Chronicles of Narnia: The Lion, the Witch, and the Wardrobe

Four children find a magical passage in a wardrobe to a strange land of talking animals, fauns, centaurs, and an evil witch, who may or may not be Satan, depending on how much you want to stretch the analogy.  A prophecy proclaims that the coming of four youths will mean the end of the witch’s reign, which makes her a bit peevish.  Luckily, a furry Jesus is there to reenact a passion play before saving everyone, making it pointless for the kids to have shown up in the first place.

It is always a bit creepy to realize that the seven-book Chronicles of Narnia series is propaganda for children.  Through allegory, metaphors, and, as Lewis considered it, speculations on what it would be like if Jesus popped up in a different world, the stores sneak into a child’s mind, getting him to believe rather than think.  This is the most dangerous kind of propaganda, creating black-clad Christian Templar-Ninjas, who sneak out at night to destroy unbelievers in the name of Aslan, as there is but one Aslan, and Lewis is his prophet…

Except it doesn’t work that way.  There’s no kid’s army.  No Children’s inquisition, no matter how you might view the boy scouts.  Sure the books are Christian propaganda, but the thing about hiding your religion in symbols is that your readers might miss it.  Certainly no adult will.  For anyone over the age of eighteen, the message is so obvious it has the same effect as someone screaming in your face—with his spittle hitting your nose—that God is great.  Even a believer is going to get annoyed.  But these are kid’s books, and while Children can be quite clever, they tend not to be at their best when forced to interpret the theological experience via pagan representations.  At least not until they are at least eight.  It’s still kind of creepy, just not all that important.

Literary scholar and pop Christian apologist, C.S. Lewis was a troubled man.  Abused in a series of boarding schools (and his time in the trenches of WWI probably didn’t help), he was a sexually unfulfilled submissive, who meekly took orders from his thirty-years older married lover at home, and a domineering, spiteful, luddite in the classroom.  He was also highly intelligent with reasonable writing skills and a keen interest in mythology.  An atheist who longed for a world that fit the great folk legends, he was converted to Christianity by J.R.R. Tolkien (yes, that’s the Lord of the Rings guy for anyone who reads this but not books), who pointed out how much the story of Jesus matched the pagan myths.  Tolkien was pleased with his success, but less pleased when Lewis joined the Anglican church instead of becoming Catholic, even less pleased when he wrote Narnia (which Tolkien hated, finding the religious framework too confining), and still less pleased, to the point of giving up on his friend when Lewis took up with the less-than-proper Joy Gresham.  The final bit was actually Lewis’s salvation, though a bit late in life.  In the arms, and more importantly the bed, of a passionate woman, Lewis apparently recovered from his sexual problems, discovered ecstasy in something other than the abstract, and tempered his religious fanaticism.  The Chronicles of Narnia were written after his conversion but before his salvation.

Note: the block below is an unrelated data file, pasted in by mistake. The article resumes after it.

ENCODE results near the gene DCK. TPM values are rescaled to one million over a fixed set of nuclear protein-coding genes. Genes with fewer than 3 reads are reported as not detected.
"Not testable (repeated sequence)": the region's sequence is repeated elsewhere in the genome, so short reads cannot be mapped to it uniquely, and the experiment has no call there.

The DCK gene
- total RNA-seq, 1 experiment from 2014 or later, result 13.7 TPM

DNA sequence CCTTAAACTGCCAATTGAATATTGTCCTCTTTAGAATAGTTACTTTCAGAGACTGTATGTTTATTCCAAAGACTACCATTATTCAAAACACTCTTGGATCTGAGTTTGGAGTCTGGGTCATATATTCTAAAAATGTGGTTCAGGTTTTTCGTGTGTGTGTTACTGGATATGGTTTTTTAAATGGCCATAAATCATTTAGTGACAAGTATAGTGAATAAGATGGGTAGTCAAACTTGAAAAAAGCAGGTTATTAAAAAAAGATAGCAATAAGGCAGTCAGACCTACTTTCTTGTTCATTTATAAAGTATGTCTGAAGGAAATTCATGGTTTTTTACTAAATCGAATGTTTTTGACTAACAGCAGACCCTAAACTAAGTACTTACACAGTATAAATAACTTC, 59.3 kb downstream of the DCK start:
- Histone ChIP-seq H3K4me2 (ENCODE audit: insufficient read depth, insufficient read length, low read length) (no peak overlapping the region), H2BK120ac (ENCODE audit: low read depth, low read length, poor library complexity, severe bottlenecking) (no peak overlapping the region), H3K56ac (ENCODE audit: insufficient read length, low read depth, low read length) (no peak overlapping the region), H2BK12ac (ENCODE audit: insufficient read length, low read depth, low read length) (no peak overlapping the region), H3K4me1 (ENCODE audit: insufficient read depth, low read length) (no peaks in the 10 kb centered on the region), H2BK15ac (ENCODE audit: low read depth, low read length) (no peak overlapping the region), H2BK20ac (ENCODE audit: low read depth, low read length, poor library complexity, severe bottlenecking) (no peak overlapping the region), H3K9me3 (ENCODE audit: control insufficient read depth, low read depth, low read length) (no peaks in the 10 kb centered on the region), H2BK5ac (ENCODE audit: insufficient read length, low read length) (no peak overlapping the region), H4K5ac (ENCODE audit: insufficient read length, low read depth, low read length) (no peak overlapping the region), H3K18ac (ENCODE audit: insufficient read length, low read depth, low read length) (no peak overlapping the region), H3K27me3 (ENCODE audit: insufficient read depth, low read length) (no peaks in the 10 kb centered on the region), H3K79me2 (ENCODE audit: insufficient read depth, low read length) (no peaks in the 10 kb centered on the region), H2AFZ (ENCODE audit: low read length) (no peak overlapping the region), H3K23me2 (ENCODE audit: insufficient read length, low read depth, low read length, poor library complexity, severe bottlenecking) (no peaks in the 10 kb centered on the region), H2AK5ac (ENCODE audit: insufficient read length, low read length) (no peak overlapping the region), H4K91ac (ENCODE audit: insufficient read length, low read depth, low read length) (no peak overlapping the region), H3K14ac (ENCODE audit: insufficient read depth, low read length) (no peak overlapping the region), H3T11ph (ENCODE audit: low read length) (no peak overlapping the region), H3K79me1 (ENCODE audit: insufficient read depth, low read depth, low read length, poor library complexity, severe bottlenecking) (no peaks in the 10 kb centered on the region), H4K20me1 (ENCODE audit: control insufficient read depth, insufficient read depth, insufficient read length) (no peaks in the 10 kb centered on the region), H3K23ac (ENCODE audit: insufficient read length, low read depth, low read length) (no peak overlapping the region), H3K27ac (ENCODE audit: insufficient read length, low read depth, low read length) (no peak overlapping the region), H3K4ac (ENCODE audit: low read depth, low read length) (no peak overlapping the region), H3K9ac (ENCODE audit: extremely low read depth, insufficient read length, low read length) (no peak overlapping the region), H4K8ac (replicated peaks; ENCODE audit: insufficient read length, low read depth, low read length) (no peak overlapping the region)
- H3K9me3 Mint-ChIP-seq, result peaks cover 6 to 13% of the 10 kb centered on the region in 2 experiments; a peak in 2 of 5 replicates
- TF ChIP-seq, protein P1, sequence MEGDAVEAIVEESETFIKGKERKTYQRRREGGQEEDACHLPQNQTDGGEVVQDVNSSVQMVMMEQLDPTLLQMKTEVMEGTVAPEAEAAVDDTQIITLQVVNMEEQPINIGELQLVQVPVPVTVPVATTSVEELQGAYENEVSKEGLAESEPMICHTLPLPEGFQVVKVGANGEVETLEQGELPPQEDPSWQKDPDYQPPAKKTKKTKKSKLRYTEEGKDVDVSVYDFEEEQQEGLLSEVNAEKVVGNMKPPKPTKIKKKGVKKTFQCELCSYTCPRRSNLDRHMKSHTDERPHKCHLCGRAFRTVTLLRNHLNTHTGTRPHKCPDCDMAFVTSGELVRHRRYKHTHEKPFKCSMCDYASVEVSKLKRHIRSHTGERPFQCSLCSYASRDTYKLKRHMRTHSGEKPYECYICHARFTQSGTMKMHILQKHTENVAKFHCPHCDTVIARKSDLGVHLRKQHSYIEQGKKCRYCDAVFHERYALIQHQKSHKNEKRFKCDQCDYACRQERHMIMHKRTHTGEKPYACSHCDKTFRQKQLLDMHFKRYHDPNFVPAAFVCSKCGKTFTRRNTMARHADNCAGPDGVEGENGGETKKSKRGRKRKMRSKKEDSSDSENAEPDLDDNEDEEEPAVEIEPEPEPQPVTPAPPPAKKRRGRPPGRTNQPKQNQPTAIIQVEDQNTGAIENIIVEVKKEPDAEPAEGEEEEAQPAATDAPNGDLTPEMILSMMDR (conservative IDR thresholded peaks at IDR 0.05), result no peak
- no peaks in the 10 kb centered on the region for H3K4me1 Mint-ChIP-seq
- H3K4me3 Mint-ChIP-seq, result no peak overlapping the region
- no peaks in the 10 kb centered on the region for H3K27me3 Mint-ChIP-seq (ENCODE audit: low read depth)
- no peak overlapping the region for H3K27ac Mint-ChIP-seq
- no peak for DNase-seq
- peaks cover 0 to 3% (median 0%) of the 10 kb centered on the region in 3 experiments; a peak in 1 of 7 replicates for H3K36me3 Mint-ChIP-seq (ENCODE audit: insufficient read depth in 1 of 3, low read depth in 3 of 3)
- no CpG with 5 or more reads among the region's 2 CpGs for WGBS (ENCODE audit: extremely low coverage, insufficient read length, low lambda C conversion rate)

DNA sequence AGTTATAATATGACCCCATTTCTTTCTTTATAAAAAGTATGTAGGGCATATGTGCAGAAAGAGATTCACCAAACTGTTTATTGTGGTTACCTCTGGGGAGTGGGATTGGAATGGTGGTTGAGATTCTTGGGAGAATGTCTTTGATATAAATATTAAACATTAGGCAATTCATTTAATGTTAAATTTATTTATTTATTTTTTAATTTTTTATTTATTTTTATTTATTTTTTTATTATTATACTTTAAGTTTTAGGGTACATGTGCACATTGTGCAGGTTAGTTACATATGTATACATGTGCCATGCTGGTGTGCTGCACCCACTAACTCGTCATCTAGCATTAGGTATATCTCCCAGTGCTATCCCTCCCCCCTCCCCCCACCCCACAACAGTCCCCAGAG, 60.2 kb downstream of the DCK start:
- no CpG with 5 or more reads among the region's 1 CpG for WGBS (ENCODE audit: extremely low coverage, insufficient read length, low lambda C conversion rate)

The books are full of the mixed messages of an overly devout and troubled man who could not rise above the prejudices of his time.  While females are given the most important roles, they are often denigrated, particularly if they don’t accept their traditional social position or show signs of sexuality.  The most famous example is that Susan is kept from Heaven because she becomes a sexually mature female.  The novels also show a strong bias for English imperialism (but then so do most of the Swashbucklers, so these flaws should be kept in perspective), and the villains are referred to as “darkies.”  It’s not exactly what I find desirable in children’s literature.  I’m more of a Winnie The Pooh kind of guy.

For the film The Chronicles of Narnia: The Lion, the Witch, and the Wardrobe, Disney and company stuck pretty close to the book (as best that I can recall; I didn’t find it necessary to re-read it for this review).  The Christian symbolism is everywhere, but it is much harder to notice and easy to ignore.  Outside of Aslan’s crucifixion, the religious elements are vague.  However, the film, like the books, has an uninteresting plot due to the Christian belief that you cannot save yourself.  Good stories pit humans against some kind of adversary and have them work out a way of winning the struggle (or they fail).  But in The Lion, the Witch, and the Wardrobe, none of the actions of the four leads makes any difference.  It’s the lion that matters.  What he does will determine the outcome (he is God, after all)  After spending two hours with these people, I would have liked to have seen them do something.  But the point is that Jesus saves.  All people have to do is wait and have faith.

So, the story goes nowhere, and the characters don’t matter.  But what The Chronicles of Narnia: The Lion, the Witch, and the Wardrobe has is pretty special effects.  You think effects can’t make a movie?  Wrong.  This is pretty, pretty stuff: talking animal that walk on two legs, flying griffons, centaurs that actually look like centaurs.  Damn, these people knew how to run a computer.  Yes, people have suggested that a movie should have a good plot and interesting characters, with clever dialog and deep themes.  Well, sometimes.  And sometimes they have cool CGI work.